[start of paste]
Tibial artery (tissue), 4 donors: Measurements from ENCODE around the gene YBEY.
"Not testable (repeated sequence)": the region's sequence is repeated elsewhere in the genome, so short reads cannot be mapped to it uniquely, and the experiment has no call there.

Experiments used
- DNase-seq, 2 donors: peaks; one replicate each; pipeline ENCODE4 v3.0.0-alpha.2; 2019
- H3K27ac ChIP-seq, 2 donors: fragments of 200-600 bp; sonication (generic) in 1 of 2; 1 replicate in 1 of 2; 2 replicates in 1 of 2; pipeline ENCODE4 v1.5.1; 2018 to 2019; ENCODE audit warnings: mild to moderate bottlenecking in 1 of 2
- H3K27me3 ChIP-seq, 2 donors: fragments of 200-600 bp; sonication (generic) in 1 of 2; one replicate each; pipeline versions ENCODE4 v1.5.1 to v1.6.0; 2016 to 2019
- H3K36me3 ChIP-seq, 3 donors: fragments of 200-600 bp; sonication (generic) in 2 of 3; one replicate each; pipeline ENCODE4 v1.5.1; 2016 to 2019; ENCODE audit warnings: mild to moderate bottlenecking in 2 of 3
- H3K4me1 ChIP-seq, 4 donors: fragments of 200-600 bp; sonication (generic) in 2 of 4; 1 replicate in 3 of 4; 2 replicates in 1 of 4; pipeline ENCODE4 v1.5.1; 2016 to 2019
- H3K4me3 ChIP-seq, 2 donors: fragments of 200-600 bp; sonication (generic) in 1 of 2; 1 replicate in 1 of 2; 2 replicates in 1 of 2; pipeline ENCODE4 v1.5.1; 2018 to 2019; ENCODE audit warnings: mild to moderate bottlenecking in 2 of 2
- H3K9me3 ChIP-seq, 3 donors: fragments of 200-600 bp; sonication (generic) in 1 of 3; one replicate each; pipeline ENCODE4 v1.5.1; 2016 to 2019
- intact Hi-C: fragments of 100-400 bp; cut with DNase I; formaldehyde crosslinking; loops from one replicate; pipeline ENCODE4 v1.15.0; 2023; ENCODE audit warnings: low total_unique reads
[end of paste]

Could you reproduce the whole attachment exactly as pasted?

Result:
Tibial artery (tissue), 4 donors: Measurements from ENCODE around the gene YBEY.
"Not testable (repeated sequence)": the region's sequence is repeated elsewhere in the genome, so short reads cannot be mapped to it uniquely, and the experiment has no call there.

Experiments used
- DNase-seq, 2 donors: peaks; one replicate each; pipeline ENCODE4 v3.0.0-alpha.2; 2019
- H3K27ac ChIP-seq, 2 donors: fragments of 200-600 bp; sonication (generic) in 1 of 2; 1 replicate in 1 of 2; 2 replicates in 1 of 2; pipeline ENCODE4 v1.5.1; 2018 to 2019; ENCODE audit warnings: mild to moderate bottlenecking in 1 of 2
- H3K27me3 ChIP-seq, 2 donors: fragments of 200-600 bp; sonication (generic) in 1 of 2; one replicate each; pipeline versions ENCODE4 v1.5.1 to v1.6.0; 2016 to 2019
- H3K36me3 ChIP-seq, 3 donors: fragments of 200-600 bp; sonication (generic) in 2 of 3; one replicate each; pipeline ENCODE4 v1.5.1; 2016 to 2019; ENCODE audit warnings: mild to moderate bottlenecking in 2 of 3
- H3K4me1 ChIP-seq, 4 donors: fragments of 200-600 bp; sonication (generic) in 2 of 4; 1 replicate in 3 of 4; 2 replicates in 1 of 4; pipeline ENCODE4 v1.5.1; 2016 to 2019
- H3K4me3 ChIP-seq, 2 donors: fragments of 200-600 bp; sonication (generic) in 1 of 2; 1 replicate in 1 of 2; 2 replicates in 1 of 2; pipeline ENCODE4 v1.5.1; 2018 to 2019; ENCODE audit warnings: mild to moderate bottlenecking in 2 of 2
- H3K9me3 ChIP-seq, 3 donors: fragments of 200-600 bp; sonication (generic) in 1 of 3; one replicate each; pipeline ENCODE4 v1.5.1; 2016 to 2019
- intact Hi-C: fragments of 100-400 bp; cut with DNase I; formaldehyde crosslinking; loops from one replicate; pipeline ENCODE4 v1.15.0; 2023; ENCODE audit warnings: low total_unique reads